British Prime Minister Theresa May is one of the most powerful women in the world at the moment. As I write, she is visiting one of the most misogynistic Arab regimes where human rights and women's rights hang on the whim of a king.
Somewhat deluded, May has said that Saudi women will be inspired by the sight of a female leader holding talks with the kingdom's most powerful men. Which is one way of looking at it. I'd prefer to believe that, in reality, she, like Margaret Thatcher before her, cares not one jot for women's rights or human rights as long as billions can be made out of flogging weapons of war to the sort of Arab dictators who think nothing of using the same arms to bomb schools, hospitals and civilian areas. That is exactly what Saudi Arabia has done over the past couple of years in Yemen with British-made weapons.
Like Thatcher, all May will prove is that, despite her gender, such awful women can make the same oppressive, freedom-slaying decisions as men can — and do — and to hell with the consequences.
Had she adopted a firm stance, cancelled weapons orders and refused to deal with the Saudis until they changed their appalling record on human rights and women's rights, then she might have been the sort of role model and inspiration that Saudi women need so desperately. Although nothing would have happened overnight — it rarely does in the Kingdom of Saudi Arabia — such a rebuff on the world stage would eventually have had a major impact on the decision-makers in Riyadh.
I have travelled in Saudi extensively and have Saudi friends within and outside the country. The women there are incredibly strong and many of them are already positioned in the starting blocks waiting for the green light to launch themselves in business, enterprise, politics and education. Some are already making an impact but only with the permission of their guardian, whether it be their father, uncle, husband, son or brother.
Saudi women I've met — behind closed doors, I might add — are bright, intelligent, educated and opinionated, and it is criminal that they are being silenced and airbrushed from public life. It was incredible listening to the younger ones explain to me that from the cradle to the grave they cannot move, travel or make any major decision in life without the permission of that all-important male guardian. This does not inspire anyone with much confidence given some of the crackpot decisions which have come out of the kingdom, but these are issues that Theresa May, like Thatcher, is not prepared to tackle.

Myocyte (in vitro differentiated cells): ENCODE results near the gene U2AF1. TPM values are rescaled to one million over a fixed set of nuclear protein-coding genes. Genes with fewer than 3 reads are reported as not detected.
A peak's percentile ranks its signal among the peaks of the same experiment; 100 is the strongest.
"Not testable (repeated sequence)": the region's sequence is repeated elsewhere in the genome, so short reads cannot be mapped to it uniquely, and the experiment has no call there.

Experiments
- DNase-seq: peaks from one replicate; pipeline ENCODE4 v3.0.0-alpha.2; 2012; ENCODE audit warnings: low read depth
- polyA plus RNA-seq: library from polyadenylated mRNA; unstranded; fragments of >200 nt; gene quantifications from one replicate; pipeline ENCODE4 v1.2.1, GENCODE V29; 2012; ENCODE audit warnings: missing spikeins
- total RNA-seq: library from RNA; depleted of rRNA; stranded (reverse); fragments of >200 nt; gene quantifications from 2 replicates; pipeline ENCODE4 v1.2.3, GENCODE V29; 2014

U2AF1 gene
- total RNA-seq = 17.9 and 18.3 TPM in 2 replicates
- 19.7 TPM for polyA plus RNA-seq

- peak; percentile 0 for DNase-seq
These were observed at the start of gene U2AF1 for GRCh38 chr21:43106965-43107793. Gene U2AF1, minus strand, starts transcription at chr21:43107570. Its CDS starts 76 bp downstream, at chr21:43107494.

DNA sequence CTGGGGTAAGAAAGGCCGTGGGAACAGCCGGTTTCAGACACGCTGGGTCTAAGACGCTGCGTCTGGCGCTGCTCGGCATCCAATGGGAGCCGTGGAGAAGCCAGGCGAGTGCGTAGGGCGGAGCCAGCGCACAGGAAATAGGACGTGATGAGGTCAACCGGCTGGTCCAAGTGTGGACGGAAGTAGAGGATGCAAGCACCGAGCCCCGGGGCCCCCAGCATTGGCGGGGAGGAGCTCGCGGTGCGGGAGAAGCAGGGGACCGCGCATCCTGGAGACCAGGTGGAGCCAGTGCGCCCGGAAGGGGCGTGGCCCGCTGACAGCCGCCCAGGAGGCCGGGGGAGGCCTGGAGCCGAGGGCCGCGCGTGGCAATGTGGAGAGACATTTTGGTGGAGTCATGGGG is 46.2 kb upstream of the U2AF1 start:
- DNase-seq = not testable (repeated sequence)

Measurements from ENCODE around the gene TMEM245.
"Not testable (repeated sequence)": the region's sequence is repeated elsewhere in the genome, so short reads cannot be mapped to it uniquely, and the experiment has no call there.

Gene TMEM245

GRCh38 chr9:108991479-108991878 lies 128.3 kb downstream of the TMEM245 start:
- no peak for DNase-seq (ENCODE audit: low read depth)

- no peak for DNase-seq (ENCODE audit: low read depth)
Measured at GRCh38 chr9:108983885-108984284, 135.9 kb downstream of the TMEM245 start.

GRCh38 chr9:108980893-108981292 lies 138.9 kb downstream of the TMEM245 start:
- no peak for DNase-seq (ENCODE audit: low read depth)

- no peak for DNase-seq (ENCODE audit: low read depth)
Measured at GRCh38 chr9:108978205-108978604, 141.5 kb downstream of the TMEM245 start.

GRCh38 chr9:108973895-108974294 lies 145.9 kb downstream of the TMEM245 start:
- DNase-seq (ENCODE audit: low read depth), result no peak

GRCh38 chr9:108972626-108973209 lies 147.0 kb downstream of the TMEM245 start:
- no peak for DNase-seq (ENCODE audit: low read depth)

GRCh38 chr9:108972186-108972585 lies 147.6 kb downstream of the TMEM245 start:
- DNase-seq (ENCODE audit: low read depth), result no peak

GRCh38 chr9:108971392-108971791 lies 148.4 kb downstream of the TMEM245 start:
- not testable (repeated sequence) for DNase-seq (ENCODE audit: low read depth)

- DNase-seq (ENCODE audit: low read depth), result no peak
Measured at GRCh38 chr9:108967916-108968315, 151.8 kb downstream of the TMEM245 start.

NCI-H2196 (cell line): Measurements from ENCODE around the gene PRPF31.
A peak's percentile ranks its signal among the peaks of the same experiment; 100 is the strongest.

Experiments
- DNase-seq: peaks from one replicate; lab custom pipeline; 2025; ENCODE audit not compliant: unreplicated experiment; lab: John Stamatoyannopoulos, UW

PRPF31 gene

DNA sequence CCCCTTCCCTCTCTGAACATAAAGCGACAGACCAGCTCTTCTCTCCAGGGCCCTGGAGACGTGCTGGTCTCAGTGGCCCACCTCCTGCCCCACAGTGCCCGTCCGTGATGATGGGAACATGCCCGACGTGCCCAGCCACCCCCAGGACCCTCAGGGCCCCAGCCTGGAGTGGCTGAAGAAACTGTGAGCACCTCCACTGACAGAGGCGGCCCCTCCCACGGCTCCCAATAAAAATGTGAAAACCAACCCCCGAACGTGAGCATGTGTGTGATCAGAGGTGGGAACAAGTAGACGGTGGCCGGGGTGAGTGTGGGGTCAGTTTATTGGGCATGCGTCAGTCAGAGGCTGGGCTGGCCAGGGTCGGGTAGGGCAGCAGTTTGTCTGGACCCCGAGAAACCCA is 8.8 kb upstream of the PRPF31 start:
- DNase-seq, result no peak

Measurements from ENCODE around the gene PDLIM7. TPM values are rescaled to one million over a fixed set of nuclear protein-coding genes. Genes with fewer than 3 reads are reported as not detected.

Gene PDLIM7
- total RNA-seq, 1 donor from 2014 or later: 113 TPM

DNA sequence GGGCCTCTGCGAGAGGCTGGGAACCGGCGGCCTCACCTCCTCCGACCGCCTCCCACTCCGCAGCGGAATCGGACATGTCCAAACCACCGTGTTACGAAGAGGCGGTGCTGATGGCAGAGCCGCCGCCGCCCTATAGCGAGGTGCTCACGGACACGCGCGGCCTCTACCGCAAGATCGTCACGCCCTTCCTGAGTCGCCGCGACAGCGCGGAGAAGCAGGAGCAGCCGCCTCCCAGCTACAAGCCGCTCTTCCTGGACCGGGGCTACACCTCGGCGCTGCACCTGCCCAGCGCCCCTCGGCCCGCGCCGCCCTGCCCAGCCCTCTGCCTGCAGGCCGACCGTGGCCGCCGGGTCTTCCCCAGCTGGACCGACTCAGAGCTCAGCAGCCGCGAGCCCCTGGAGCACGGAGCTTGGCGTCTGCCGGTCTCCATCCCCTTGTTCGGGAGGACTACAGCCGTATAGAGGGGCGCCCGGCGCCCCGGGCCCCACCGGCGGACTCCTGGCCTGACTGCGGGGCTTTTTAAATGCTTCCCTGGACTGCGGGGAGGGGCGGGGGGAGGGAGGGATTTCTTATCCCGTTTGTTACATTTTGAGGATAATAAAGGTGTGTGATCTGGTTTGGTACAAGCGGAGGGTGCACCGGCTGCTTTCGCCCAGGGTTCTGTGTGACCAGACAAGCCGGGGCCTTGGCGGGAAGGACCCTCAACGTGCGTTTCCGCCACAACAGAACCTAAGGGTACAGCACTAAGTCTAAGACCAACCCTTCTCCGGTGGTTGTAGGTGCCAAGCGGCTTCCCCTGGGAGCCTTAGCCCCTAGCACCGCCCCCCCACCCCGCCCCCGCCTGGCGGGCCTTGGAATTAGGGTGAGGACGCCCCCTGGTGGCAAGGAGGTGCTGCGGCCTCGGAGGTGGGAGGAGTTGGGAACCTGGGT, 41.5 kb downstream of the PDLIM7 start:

Apparently Princess Reema, who last year became the first woman to be appointed to a government role in the capital Riyadh, is being wheeled out to meet the prime minister. She was made vice-president for women's affairs in Saudi Arabia's sports' governing body. While I do not want to dismiss the achievements of the princess, in reality this is possibly the equivalent of the King of Saudi Arabia coming to Britain and meeting the captain of Sutton Coldfield's badminton team. And I mean no disrespect to either Sutton Coldfield or badminton, splendid as both must be.
Theresa May's trip to the Middle East fools nobody. She's out there to sell deadly weapons at a time when Britain's back is against the wall over Brexit. Her journey would have been more productive if she was talking about bringing peace to the Middle East, or even apologising for the damage and injustices done to the Palestinian people by Britain's infamous Balfour Declaration, the centenary of which is in November.
Amnesty International has joined other human rights groups in urging May to suspend British arms sales until Saudi Arabia stops bombing civilian areas in neighbouring Yemen. That is about as likely as seeing a senior woman delegate at next year's Arab League summit (for Saudi Arabia isn't alone in keeping women in the political background).
Far from furthering women's rights, like Thatcher before her this Conservative prime minister is having the reverse effect in the Arab world as well as back home. What sort of message does this "role model" send young Western girls as she bows, scrapes and sells weapons of mass destruction to a group of Arab men who won't let their women do something as simple as drive a car or go to the corner shop unescorted?
"I hope that people see me as a woman leader and will see what women can achieve and how women can be in significant positions," she told journalists audaciously before leaving Heathrow. Doesn't she understand that a caged bird cannot fly, in spite of its feathers and wings? Selling arms won't set Saudi women free, but refusing to sell them unless… Well, that could possibly do the trick.
The views expressed in this article belong to the author and do not necessarily reflect the editorial policy of Middle East Monitor.